Friday, March 27th 2020
Reuters Article On Fear Measures: Volatility, Skew and Bid-Ask Spreads with Matt Amberson
Fear measures from the options markets, implied volatility, bid-ask spreads, and put-call strike slope hit a high last week and are coming off but are still elevated.
The fear measures from the options markets, including implied volatility, bid-ask spreads, and put-call strike slope, hit a high last week and are coming off but still elevated. Realized volatility on the S&P 500 was at 97.4% on Friday, according to data from options analytics provider Trade Alert. Other measures, however, signal that some investors believe the selling may have already peaked.
As we showed in our blog back in mid-March https://blog.orats.com/extreme-fear.-is-this-the-bottom-charting-the-virus-with-options-data, measures of panic and capitulation hit a crescendo. These data points are backing off but not too quickly.
It may take months for the VIX to ease back to its usual levels, said Matt Amberson, principal at ORATS.
Realized volatility on the S&P 500 .SPX - a measure of actual moves on the index over the past 30 days - was at 97.4% on Friday, according to data from options analytics provider Trade Alert. By comparison, the VIX does not seem so high.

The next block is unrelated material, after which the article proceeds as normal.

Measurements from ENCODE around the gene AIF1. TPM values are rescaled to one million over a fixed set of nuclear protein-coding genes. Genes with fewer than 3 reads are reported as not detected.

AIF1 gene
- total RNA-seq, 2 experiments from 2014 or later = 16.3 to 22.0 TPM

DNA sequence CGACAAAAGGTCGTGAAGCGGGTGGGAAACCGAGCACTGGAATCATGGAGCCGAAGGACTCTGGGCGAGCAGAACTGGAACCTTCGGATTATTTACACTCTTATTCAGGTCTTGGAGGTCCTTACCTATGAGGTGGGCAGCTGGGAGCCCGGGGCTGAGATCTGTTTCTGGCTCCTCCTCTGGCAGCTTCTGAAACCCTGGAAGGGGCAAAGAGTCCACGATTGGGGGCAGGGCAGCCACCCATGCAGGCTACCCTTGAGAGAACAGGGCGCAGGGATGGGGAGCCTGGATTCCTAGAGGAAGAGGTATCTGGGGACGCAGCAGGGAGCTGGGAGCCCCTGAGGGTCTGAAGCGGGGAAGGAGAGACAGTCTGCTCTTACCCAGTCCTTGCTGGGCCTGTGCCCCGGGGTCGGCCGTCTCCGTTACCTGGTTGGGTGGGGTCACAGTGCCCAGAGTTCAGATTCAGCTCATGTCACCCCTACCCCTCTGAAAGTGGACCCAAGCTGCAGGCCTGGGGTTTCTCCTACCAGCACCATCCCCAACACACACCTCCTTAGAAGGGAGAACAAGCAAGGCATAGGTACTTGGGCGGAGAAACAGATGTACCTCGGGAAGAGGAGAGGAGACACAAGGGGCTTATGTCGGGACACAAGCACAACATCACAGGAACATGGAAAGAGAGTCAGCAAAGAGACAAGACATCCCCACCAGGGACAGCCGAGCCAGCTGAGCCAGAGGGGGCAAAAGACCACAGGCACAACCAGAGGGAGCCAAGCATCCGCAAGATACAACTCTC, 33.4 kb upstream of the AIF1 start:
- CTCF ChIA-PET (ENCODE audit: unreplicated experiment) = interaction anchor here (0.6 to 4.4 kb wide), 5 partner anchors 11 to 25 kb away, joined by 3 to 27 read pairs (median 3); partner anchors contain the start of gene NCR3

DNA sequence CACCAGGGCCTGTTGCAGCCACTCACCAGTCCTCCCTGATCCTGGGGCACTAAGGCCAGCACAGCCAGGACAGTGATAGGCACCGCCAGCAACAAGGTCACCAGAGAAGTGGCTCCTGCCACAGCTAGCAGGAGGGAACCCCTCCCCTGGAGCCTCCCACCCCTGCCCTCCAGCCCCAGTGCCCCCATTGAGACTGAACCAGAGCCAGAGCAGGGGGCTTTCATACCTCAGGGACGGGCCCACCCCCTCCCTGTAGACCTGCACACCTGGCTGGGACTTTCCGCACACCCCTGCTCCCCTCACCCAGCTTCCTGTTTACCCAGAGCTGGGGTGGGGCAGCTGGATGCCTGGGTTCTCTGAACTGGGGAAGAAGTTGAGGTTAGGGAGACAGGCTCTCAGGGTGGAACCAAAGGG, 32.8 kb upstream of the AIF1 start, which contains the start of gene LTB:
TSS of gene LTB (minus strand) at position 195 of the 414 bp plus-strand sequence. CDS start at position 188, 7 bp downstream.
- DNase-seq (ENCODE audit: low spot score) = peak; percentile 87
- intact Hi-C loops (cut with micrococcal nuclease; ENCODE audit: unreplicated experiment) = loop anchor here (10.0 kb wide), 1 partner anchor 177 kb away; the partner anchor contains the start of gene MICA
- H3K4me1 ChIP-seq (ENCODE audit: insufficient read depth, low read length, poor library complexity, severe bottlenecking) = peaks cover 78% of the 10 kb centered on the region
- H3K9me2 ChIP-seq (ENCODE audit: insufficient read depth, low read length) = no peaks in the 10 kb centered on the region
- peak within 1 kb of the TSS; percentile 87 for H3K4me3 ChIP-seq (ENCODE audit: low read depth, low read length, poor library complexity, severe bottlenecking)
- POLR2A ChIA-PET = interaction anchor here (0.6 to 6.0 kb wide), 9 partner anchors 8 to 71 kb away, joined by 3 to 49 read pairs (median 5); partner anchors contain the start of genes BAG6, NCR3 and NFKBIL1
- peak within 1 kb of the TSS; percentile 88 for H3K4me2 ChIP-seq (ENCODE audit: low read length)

“Vol is very fair given the kind of moves that we’re having,” said Henry Schwartz, founder of Trade Alert.
Other measures, however, signal that some investors believe the selling may have already peaked.
For options on the SPDR S&P 500 ETF Trust (SPY.P), implied volatility, bid-ask spreads and skew have all drifted lower after surpassing 2008 levels last week, Amberson said.
Implied volatility reflects investor expectations for market gyrations over the next month. The bid-ask spread is the gap between what sellers say they want to receive for securities and what buyers say they will pay. Skew measures the demand for puts, used to protect against downward moves, in comparison to calls, used to position for upside.
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